28 Jun 2018; General view of boys from Malahide and Clontarf playing rugby in the sunshine on Burrow Beach, Sutton, Dublin. Picture: Caroline Quinn
Repro Free Thursday 28th JUne 2018. Ships of all shapes and sizes have sailed into Galway Harbour this week for Irelands largest and most spectacular maritime festival, taking place this weekend. Among Galways ship-filled Harbour, will be a 45 metre super pelagic trawler, Girl Stephanie. This is a rare opportunity to tour a pelagic trawler and to talk to the Conneely family about life in Irelands fishing sector and to learn about fish stocks and the sustainable fishing in Ireland. Pictured welcoming Girl Stephanie to SeaFest are MacDara (8) and Seren (5) from Galway. Picture Jason Clarke
A man jumps into the sea at Salthill beach during sunny weather in Galway, Ireland June 26, 2018. REUTERS/Clodagh Kilcoyne TPX IMAGES OF THE DAY
Diarmuid Earley (4) from Kildare enjoying the good weather Photo Gareth Chaney Collins
Alana Phelan enjoys the sunny weather in Galway’s Eyre Square. Picture: Xposure
People enjoying the good weather on Portmarnock Beach Photo: Gareth Chaney Collins
Christine DeOliveira and April Solon in St Stephen’s
Lauren Chaney and her brother Darragh enjoying the sun on Bull Island Photo: Gareth Chaney Collins
Cael Skehan enjoying the weather on Bull Island Photo: Gareth Chaney Collins

Never leave your animal alone in a parked vehicle

Heatstroke can be fatal for animals and keeping them in the car with the windows open isn't effective in preventing it, according to the ISPCA.

"Even if the temperature outside is 22°C, the inside of a car can reach 47°C. On a day that is 30°C or hotter, the inside of the car can reach fatal temperatures in under ten minutes. 

"Dogs in particular are at risk because they cool themselves by panting. If the air becomes too hot, they are unable to regulate their body temperatures."

Be extra careful with normal household items

If you're enjoying a barbecue in the sun, avoid feeding your dog the leftovers.

"Alcoholic or caffeinated beverages, chocolate, coconut, grapes or raisins, onions, raw meat or excessively salty foods or foods containing the sweetener xylitol can be toxic or cause serious health issues for your pet."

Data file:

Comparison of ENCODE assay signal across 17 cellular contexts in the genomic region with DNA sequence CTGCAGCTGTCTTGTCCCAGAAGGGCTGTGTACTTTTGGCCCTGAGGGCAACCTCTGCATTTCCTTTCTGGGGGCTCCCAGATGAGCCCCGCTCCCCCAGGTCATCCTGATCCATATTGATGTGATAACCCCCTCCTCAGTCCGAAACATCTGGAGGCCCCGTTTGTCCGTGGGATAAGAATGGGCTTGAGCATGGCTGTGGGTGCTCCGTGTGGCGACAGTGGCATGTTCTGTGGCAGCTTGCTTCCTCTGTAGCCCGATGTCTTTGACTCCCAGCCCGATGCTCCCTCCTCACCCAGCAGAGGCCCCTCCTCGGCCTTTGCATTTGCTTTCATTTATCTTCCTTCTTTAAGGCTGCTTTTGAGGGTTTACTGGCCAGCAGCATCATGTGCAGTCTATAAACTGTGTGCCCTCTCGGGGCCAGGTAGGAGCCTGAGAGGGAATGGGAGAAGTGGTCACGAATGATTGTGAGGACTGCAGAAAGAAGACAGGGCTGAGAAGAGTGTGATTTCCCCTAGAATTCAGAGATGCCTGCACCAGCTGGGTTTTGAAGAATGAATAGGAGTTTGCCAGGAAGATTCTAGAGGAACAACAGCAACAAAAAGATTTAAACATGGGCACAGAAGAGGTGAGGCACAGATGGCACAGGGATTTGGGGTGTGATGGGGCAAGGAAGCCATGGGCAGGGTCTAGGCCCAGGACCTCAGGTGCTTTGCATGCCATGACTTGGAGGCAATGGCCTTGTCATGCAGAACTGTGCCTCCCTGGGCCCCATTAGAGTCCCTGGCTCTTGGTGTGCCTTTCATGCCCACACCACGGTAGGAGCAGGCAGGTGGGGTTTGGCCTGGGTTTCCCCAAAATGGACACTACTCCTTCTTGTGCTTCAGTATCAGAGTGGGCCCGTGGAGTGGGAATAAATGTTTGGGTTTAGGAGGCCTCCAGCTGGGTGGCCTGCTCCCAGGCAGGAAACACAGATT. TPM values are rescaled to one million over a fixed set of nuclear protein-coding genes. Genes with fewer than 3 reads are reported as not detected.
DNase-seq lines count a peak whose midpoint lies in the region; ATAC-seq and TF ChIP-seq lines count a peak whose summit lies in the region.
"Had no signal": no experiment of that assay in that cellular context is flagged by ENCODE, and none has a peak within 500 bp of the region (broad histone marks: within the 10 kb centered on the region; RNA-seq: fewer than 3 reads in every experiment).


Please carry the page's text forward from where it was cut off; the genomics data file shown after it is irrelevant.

Dog's Trust also advise applying pet-friendly sun cream on to your dog's burned areas, but to avoid human sun cream, which can be toxic for dogs. 

Know the warning signs of overheating

  • Excessive panting
  • Increased heart rate
  • Dry or pale gums
  • Weakness, stupor or collapse

And for horses...

My Lovely Horse Rescue shared their top tips with Independent.ie for keeping horses cool in their stables and urged the public to keep an eye out for overheated stray horses on the sides of roads.

"The key things are the basics - access to shade and access to water. If stables are cooler during the daytime than out in the sun then keeping your pony in during the day and turning them out at nighttime instead is also a good way to keep them cool," they said.

"There are a few rugs you can get that reflect the sun’s rays. Sun block for white areas and pink skin (such as around the nose area, ponies can get sun burnt) as well.

"Avoid riding them at the hottest time of the day (midday to mid-afternoon) and if they’re struggling in the heat don’t do too much on them. Riding early morning or evening time is best.

"We’re asking people to give water to local ponies if they spot any that have no access to water. There are so many that we just can’t get to all of them ourselves. We’ve been recommending people don’t do this in their own but at least in pairs just for safety."